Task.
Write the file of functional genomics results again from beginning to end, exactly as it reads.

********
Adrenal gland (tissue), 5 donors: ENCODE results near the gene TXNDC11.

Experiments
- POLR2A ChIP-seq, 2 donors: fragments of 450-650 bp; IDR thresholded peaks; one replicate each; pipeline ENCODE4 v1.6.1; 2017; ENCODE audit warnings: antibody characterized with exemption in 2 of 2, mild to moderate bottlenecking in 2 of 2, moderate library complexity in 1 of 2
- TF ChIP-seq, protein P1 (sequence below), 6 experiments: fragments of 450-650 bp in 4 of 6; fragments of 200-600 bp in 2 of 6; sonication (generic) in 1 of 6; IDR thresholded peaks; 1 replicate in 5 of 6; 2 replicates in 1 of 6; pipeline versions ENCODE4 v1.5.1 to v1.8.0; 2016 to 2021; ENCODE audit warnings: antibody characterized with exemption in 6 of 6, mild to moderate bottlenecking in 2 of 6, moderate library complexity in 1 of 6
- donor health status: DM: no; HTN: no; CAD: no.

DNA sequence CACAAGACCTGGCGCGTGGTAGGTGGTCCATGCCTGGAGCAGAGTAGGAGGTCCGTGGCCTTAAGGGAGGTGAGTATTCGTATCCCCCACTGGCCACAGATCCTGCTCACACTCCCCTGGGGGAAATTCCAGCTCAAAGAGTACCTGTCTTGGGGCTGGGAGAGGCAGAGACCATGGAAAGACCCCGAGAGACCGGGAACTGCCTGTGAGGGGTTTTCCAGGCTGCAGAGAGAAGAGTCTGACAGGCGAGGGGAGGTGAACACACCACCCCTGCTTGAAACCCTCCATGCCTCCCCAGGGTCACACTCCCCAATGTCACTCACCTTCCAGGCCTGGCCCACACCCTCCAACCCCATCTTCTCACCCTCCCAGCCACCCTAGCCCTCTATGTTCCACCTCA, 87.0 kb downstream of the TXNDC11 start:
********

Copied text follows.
Adrenal gland (tissue), 5 donors: ENCODE results near the gene TXNDC11.

Experiments
- POLR2A ChIP-seq, 2 donors: fragments of 450-650 bp; IDR thresholded peaks; one replicate each; pipeline ENCODE4 v1.6.1; 2017; ENCODE audit warnings: antibody characterized with exemption in 2 of 2, mild to moderate bottlenecking in 2 of 2, moderate library complexity in 1 of 2
- TF ChIP-seq, protein P1 (sequence below), 6 experiments: fragments of 450-650 bp in 4 of 6; fragments of 200-600 bp in 2 of 6; sonication (generic) in 1 of 6; IDR thresholded peaks; 1 replicate in 5 of 6; 2 replicates in 1 of 6; pipeline versions ENCODE4 v1.5.1 to v1.8.0; 2016 to 2021; ENCODE audit warnings: antibody characterized with exemption in 6 of 6, mild to moderate bottlenecking in 2 of 6, moderate library complexity in 1 of 6
- donor health status: DM: no; HTN: no; CAD: no.

DNA sequence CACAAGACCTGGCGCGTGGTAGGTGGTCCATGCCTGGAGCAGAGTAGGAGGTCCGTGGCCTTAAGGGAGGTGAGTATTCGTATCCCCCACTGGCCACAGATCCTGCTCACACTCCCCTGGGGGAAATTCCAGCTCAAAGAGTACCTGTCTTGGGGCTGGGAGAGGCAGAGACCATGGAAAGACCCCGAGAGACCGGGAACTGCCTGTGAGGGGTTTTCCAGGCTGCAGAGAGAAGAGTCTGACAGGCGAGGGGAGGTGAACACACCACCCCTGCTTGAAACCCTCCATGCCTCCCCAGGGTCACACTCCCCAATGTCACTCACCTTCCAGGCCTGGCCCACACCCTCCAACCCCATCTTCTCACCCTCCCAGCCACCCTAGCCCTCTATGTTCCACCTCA, 87.0 kb downstream of the TXNDC11 start: